Gracious Lord, as I come to You now, please forgive any sin in me so I can worship You rightly.
Read 2 Thessalonians 3:6-18
 In the name of the Lord Jesus Christ, we command you, brothers and sisters, to keep away from every believer who is idle and disruptive and does not live according to the teaching you received from us.  For you yourselves know how you ought to follow our example. We were not idle when we were with you,  nor did we eat anyone’s food without paying for it. On the contrary, we worked night and day, laboring and toiling so that we would not be a burden to any of you.  We did this, not because we do not have the right to such help, but in order to offer ourselves as a model for you to imitate.  For even when we were with you, we gave you this rule: “The one who is unwilling to work shall not eat.”  We hear that some among you are idle and disruptive. They are not busy; they are busybodies.  Such people we command and urge in the Lord Jesus Christ to settle down and earn the food they eat.  And as for you, brothers and sisters, never tire of doing what is good.  Take special note of anyone who does not obey our instruction in this letter. Do not associate with them, in order that they may feel ashamed.  Yet do not regard them as an enemy, but warn them as you would a fellow believer.  Now may the Lord of peace himself give you peace at all times and in every way. The Lord be with all of you.  I, Paul, write this greeting in my own hand, which is the distinguishing mark in all my letters. This is how I write.  The grace of our Lord Jesus Christ be with you all. Scripture taken from the THE HOLY BIBLE, NEW INTERNATIONAL VERSION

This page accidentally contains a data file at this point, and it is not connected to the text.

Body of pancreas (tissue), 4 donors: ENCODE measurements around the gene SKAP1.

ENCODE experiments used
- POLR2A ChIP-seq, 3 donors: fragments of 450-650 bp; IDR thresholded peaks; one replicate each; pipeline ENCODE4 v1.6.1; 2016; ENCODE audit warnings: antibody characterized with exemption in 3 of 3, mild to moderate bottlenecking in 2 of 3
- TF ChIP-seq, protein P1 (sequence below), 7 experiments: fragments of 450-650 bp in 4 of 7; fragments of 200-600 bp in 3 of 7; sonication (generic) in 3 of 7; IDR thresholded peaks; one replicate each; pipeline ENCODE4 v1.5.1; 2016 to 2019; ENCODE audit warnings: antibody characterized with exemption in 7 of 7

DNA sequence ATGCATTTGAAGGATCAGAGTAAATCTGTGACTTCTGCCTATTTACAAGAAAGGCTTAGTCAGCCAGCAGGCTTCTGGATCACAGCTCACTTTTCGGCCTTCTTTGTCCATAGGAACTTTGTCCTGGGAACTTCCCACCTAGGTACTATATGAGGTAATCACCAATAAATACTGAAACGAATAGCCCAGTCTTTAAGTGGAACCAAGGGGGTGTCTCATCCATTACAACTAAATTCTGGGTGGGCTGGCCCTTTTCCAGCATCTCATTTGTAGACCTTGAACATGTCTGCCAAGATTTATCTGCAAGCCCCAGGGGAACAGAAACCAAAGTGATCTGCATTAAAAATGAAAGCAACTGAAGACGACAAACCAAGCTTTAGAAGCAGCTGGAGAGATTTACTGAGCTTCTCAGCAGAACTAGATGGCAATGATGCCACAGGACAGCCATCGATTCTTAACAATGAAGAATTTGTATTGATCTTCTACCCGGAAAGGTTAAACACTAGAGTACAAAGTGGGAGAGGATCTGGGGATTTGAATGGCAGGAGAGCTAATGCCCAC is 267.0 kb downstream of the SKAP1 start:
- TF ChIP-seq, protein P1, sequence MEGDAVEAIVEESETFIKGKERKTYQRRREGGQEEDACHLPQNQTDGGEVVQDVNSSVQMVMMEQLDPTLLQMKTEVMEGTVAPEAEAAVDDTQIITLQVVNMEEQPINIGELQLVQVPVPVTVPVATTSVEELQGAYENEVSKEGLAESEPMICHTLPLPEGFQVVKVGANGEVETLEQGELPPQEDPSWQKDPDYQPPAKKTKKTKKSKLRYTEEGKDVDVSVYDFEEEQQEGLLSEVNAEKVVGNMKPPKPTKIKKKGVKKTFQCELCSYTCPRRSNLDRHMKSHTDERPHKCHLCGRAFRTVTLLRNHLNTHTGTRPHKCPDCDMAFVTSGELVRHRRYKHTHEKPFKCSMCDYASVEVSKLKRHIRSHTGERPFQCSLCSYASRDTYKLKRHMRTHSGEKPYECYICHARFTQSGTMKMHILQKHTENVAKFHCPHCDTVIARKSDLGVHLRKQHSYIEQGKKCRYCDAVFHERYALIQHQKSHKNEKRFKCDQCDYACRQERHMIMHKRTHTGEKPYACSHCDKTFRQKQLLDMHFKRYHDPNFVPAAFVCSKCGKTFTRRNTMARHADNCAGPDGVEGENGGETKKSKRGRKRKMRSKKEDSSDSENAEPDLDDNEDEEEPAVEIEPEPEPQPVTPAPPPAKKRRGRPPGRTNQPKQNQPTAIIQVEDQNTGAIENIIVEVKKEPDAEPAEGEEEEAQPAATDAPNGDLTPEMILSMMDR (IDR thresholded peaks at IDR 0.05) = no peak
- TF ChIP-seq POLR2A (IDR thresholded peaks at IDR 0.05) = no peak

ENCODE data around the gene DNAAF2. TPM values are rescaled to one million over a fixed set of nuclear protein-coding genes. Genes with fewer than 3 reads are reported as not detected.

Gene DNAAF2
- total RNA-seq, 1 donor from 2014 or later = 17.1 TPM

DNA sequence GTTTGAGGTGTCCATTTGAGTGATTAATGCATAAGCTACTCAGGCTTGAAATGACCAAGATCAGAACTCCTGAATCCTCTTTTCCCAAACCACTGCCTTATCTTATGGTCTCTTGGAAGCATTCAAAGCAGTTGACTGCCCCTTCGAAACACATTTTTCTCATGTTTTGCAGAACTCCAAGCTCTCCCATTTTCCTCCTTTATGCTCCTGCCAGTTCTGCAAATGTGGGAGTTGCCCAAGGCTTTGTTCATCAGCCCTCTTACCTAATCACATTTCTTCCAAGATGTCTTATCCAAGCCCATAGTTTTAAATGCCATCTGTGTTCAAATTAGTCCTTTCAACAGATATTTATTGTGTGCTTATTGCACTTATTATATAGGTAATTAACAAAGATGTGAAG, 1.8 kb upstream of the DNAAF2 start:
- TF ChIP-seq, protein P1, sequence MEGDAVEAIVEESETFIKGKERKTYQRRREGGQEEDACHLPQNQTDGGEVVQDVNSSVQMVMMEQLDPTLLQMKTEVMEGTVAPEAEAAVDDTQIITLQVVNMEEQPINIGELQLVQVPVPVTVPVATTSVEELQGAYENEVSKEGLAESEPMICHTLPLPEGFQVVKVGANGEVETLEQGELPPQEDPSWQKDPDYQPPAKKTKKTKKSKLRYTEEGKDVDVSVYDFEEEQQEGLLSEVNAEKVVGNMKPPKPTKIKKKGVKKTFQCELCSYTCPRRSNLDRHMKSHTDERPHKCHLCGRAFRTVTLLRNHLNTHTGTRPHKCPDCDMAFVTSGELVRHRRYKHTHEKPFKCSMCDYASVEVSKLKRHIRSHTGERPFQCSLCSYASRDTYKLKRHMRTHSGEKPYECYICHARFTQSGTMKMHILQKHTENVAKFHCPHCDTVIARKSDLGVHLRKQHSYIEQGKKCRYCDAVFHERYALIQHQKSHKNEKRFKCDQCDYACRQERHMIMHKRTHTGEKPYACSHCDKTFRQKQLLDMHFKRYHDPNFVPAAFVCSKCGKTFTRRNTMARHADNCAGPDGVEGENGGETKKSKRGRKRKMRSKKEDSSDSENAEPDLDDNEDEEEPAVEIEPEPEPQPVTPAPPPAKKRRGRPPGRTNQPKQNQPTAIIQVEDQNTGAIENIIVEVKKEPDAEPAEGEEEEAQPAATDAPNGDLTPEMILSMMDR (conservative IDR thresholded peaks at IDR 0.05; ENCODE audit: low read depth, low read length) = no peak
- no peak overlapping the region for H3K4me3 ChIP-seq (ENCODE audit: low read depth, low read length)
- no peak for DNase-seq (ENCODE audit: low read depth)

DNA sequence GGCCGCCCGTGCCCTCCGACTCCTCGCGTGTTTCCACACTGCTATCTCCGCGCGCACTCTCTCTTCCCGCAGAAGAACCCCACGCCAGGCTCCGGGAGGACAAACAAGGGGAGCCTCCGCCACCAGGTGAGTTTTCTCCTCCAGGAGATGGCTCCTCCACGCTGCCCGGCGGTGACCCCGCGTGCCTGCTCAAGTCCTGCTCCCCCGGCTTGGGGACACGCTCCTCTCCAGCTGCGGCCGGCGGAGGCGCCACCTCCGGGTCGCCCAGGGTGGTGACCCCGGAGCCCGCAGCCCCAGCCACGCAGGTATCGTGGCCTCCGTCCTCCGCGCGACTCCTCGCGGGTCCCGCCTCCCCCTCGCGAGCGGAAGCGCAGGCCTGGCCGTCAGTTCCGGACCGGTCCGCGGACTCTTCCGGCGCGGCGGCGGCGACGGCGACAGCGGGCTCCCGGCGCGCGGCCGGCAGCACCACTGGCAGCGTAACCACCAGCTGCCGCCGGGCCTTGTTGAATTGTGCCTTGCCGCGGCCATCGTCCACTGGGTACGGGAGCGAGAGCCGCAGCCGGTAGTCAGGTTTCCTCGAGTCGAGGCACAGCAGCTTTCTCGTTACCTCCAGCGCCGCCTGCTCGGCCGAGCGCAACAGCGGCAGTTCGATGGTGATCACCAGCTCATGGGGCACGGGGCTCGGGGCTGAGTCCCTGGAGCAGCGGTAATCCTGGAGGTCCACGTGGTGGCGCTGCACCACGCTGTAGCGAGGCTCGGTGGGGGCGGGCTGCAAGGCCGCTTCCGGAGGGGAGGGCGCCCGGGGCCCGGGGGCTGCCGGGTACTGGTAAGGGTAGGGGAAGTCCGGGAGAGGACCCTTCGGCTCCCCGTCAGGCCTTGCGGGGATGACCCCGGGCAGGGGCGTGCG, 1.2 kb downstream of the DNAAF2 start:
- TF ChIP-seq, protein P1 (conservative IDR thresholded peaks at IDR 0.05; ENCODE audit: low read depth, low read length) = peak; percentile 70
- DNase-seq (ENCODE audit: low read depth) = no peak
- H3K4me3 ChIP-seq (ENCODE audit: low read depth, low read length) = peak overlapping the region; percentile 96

ReflectWhat problem does Paul address? How does he address it?
In the current economic situation, many families are juggling several jobs to make ends meet, others are facing layoffs, and many who would dearly love to work cannot find a suitable job. Paul’s warnings (6,11-15) are not directed at people out of work due to circumstances beyond their control but, rather, at those who are able to work but unwilling to do so. From the outset, the church gave help and support to those in extreme need (Acts 4:34,35; 6:1,2). Sadly, some Thessalonian believers were abusing this support system. The problems in our churches may be different, but the way we deal with them, whatever the problems may be, has the potential to help us grow in holiness. Selfishness and disobedience left unchecked will damage the entire church. Paul challenged unholy behavior (6,12) and devised a strategy to help the community deal firmly but lovingly with it (6,14,15). It is dangerous to dish out discipline to others if our own lives do not model good behavior. Paul modeled holiness through his selfless hard work and his loving attitude (7-9). That only added to the authority with which he spoke.
When you speak about discipline to others (children, colleagues, etc.), does your life lend authority to your words?
Pray that the leaders of your fellowship and the wider church would be Christ-like in disciplining those in their care.
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